One of the most important rules about interviewing professional athletes is to remember that they are not doctors. Beckham can tell the New York Post, if he likes, that he played the whole season with two tears in his hamstrings. He may even technically be correct, because any kind of muscle pull or strain is, in point of fact, a tear of the soft tissue. But all he's doing is using a different word to describe an injury about which everyone already knew. If you go out in the backyard and throw the football around with your kids and you pull your calf or your quad or your hamstring, you will go to work the next day with at least one tear in your muscle. Congrats on toughing that out.

Now, of course, Beckham's job requires him to use his hamstrings to a much more spectacular extent than you or I use them, so the fact that his preseason hamstring injury never fully healed is interesting. But what you have to remember is this: After Beckham pulled his hamstring in the first practice of training camp last summer, and after he pulled it again in a partial practice a couple of weeks later, the Giants sat Beckham out until they were completely sure he could play without risk of reinjuring that muscle. He likely could have played in Week 4 against Washington, but they waited until Week 5 against Atlanta for his debut simply because they wanted to make sure. (And because, if you remember, they only needed Larry Donnell to beat Washington.)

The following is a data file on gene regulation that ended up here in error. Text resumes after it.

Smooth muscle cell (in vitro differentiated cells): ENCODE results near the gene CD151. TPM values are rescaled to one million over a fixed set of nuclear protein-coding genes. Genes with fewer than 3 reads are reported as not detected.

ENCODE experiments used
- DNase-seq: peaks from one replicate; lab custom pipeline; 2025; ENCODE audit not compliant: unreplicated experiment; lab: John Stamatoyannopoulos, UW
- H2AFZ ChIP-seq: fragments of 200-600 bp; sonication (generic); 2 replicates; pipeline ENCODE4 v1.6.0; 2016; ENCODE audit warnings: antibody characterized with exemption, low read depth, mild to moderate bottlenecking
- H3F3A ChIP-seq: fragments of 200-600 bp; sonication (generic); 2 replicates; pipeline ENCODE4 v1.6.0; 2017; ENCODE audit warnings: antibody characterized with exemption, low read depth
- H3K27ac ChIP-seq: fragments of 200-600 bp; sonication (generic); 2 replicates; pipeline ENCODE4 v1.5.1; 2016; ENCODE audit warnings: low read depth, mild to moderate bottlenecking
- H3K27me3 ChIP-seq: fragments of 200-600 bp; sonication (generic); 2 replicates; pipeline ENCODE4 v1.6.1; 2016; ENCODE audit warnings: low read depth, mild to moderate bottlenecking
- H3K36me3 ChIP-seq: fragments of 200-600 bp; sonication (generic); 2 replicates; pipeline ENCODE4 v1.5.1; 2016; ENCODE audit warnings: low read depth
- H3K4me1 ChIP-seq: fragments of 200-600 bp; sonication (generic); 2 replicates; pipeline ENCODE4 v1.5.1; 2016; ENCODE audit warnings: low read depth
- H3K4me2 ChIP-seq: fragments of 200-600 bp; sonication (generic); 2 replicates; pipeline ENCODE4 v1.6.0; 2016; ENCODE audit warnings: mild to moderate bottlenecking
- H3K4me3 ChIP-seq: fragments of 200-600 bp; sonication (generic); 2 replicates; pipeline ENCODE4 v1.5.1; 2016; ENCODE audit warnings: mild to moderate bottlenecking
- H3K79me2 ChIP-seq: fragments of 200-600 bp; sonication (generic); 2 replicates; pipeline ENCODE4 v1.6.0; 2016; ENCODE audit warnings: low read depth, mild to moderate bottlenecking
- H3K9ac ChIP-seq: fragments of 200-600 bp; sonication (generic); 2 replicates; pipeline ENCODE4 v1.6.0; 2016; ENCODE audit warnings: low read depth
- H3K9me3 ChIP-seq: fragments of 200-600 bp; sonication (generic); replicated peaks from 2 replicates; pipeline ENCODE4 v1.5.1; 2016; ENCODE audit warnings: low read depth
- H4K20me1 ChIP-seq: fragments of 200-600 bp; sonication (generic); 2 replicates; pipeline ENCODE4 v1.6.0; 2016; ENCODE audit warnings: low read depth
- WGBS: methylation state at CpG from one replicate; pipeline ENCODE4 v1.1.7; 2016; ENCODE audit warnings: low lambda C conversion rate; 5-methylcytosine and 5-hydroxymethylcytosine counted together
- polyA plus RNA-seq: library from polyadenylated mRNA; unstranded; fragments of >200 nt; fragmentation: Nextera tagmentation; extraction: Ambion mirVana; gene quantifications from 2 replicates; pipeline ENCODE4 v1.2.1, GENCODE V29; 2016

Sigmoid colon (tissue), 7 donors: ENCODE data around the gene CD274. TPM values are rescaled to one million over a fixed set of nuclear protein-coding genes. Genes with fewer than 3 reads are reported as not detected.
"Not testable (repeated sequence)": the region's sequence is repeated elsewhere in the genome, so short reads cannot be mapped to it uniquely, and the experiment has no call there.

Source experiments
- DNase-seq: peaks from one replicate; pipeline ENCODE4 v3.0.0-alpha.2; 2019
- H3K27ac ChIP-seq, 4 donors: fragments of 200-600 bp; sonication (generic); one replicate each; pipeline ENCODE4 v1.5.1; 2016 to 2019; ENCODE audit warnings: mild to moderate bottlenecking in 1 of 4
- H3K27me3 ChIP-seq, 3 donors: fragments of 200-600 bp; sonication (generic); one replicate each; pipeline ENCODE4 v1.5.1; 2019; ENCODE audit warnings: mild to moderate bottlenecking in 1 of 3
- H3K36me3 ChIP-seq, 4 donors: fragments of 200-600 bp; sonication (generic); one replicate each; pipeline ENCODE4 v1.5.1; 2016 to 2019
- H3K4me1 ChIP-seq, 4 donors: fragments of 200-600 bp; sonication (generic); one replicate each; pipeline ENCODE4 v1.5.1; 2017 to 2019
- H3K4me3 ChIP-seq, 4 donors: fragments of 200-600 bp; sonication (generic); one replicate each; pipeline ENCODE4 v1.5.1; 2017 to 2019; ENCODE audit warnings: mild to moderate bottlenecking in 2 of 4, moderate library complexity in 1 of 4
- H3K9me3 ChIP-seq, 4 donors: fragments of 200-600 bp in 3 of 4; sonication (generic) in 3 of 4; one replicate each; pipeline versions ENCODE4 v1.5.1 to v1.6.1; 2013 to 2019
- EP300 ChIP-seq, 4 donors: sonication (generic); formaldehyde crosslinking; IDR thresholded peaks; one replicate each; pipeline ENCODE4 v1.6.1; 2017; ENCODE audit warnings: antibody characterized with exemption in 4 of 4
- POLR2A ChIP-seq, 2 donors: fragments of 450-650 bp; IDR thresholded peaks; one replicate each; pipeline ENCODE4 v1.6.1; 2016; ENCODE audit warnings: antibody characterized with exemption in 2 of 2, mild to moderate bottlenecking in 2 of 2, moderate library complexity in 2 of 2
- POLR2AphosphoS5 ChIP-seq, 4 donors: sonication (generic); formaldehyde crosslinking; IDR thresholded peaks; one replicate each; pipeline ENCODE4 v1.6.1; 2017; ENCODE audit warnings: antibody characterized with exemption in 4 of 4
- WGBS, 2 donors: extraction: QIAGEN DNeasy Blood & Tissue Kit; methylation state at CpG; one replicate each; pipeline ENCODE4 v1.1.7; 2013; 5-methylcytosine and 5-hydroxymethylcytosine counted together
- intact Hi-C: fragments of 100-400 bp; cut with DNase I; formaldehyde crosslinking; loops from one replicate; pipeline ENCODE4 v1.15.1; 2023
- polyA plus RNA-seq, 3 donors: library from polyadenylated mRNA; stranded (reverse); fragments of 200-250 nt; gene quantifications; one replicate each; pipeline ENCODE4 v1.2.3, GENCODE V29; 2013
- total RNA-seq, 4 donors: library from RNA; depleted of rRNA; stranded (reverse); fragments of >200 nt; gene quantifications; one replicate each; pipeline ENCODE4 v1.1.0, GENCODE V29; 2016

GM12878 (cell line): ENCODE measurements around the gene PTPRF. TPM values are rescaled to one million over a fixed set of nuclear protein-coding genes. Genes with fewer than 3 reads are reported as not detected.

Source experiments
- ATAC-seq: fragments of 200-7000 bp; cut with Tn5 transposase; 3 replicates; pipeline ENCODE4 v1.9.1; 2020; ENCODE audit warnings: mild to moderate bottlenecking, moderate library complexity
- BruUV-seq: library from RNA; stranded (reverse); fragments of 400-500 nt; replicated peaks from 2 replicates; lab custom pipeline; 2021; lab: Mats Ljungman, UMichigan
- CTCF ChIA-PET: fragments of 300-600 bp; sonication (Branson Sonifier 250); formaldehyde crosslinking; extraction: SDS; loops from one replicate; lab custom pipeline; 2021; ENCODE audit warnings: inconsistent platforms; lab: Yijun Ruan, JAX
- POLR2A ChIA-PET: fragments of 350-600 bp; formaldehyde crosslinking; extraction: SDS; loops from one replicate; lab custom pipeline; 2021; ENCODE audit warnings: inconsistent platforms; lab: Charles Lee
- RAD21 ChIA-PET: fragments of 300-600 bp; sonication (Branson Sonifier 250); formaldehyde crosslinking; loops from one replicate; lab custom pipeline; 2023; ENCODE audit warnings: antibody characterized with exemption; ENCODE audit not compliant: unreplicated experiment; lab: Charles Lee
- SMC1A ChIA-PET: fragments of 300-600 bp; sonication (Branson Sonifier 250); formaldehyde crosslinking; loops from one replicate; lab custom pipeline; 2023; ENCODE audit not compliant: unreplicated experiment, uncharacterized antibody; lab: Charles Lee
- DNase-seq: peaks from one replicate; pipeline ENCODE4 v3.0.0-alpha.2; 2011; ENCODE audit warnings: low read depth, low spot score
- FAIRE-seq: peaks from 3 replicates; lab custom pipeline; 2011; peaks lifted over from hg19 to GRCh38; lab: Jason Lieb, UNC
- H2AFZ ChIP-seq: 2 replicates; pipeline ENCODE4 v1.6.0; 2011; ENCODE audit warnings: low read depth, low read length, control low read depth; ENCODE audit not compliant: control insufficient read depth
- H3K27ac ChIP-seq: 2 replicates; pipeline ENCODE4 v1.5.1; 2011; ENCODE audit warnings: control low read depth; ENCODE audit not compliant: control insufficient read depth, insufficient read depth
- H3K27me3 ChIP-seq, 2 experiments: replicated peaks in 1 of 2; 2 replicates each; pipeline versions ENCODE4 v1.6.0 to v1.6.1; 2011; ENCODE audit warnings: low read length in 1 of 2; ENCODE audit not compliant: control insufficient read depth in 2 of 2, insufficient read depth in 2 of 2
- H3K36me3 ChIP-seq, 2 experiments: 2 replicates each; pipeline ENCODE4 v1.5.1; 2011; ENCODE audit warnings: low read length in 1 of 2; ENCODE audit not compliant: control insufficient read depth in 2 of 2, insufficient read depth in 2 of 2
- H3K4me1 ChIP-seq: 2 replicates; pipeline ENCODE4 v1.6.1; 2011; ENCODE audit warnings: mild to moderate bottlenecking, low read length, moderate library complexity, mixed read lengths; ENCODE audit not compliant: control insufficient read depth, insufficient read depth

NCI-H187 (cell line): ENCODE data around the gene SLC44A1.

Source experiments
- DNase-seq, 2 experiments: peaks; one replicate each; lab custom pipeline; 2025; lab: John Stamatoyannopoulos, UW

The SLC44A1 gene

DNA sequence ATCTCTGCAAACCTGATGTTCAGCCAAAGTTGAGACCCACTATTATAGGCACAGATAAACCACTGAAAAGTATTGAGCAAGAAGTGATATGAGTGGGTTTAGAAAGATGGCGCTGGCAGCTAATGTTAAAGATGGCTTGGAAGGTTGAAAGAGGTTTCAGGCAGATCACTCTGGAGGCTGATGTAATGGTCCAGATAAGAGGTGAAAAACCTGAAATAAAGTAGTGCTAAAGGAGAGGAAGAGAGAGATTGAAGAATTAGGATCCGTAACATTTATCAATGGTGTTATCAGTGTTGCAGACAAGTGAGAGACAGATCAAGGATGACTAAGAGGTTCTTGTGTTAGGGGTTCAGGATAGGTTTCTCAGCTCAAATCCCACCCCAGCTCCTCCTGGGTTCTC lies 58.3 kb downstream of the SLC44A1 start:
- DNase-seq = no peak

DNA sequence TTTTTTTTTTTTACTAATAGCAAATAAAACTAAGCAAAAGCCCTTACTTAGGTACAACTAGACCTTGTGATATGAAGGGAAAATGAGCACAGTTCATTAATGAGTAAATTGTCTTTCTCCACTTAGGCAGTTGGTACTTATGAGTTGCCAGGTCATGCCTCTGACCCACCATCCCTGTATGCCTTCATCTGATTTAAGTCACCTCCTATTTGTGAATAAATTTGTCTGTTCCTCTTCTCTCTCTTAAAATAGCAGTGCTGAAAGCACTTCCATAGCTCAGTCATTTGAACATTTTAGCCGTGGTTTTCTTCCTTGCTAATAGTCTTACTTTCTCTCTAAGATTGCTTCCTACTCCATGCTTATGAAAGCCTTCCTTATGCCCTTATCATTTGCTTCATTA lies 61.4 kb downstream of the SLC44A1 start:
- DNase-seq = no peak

During the season, Beckham would occasionally discuss the hamstring. Once in a while, he would be discussing a particular play or route and say that was one where he felt he might not be able to go full speed because of his hamstring. Wisely, on these occasions, he slowed down so that he might continue playing in the rest of the game. That is the extent to which Beckham's hamstrings affected him after Week 4, and it's possible he could have stretched it out on any or all of those plays and not been affected.

Beckham was absolutely dazzling this season. His 91 catches, 1,305 yards and 12 touchdowns in only 12 games are likely to be rewarded Saturday night with the NFL's Offensive Rookie of the Year award. Might he be even better next season if his hamstring is fully healed after an offseason's worth of rest? Sure. A full offseason program, training camp and slate of preseason games are likely to help him as well, as could the return from injury of fellow star wideout Victor Cruz.

But Beckham's accomplishments and ability require no embellishment. They are great enough on their own, and the words he chose to discuss his hamstring issues Sunday night don't mean anything in the big picture of what this young man did or can continue to do going forward.